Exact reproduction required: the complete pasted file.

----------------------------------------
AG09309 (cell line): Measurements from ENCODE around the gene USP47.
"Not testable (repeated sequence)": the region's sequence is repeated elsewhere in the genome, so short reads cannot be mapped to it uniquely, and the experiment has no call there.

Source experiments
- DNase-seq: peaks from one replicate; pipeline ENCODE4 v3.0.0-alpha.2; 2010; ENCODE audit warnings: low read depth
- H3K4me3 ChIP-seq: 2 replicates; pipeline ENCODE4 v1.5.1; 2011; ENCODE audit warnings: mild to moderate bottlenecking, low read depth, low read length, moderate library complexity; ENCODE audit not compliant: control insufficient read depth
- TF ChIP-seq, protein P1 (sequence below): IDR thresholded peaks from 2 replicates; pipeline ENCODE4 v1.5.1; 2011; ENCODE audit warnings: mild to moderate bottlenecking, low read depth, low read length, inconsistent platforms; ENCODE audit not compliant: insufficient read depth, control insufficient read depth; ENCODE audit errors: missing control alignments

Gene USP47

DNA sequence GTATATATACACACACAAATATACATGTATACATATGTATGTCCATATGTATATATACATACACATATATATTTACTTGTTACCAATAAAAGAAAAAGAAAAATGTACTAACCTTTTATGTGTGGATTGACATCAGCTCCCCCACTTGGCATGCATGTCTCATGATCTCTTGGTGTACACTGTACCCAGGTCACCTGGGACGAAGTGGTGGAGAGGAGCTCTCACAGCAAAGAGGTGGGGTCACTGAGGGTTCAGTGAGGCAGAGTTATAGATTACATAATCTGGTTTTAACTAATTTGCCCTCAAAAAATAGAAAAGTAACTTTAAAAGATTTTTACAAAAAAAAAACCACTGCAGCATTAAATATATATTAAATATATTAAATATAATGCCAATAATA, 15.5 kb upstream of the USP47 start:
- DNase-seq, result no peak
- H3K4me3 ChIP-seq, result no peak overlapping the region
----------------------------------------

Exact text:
AG09309 (cell line): Measurements from ENCODE around the gene USP47.
"Not testable (repeated sequence)": the region's sequence is repeated elsewhere in the genome, so short reads cannot be mapped to it uniquely, and the experiment has no call there.

Source experiments
- DNase-seq: peaks from one replicate; pipeline ENCODE4 v3.0.0-alpha.2; 2010; ENCODE audit warnings: low read depth
- H3K4me3 ChIP-seq: 2 replicates; pipeline ENCODE4 v1.5.1; 2011; ENCODE audit warnings: mild to moderate bottlenecking, low read depth, low read length, moderate library complexity; ENCODE audit not compliant: control insufficient read depth
- TF ChIP-seq, protein P1 (sequence below): IDR thresholded peaks from 2 replicates; pipeline ENCODE4 v1.5.1; 2011; ENCODE audit warnings: mild to moderate bottlenecking, low read depth, low read length, inconsistent platforms; ENCODE audit not compliant: insufficient read depth, control insufficient read depth; ENCODE audit errors: missing control alignments

Gene USP47

DNA sequence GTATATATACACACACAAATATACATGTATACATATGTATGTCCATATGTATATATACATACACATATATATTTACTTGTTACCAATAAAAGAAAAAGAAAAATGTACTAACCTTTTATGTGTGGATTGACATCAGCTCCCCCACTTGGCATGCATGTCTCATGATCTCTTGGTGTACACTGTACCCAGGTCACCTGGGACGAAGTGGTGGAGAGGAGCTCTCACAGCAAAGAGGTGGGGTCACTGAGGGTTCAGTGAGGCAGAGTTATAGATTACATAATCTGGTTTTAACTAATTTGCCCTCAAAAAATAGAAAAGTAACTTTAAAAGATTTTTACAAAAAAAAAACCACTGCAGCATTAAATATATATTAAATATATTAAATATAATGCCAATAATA, 15.5 kb upstream of the USP47 start:
- DNase-seq, result no peak
- H3K4me3 ChIP-seq, result no peak overlapping the region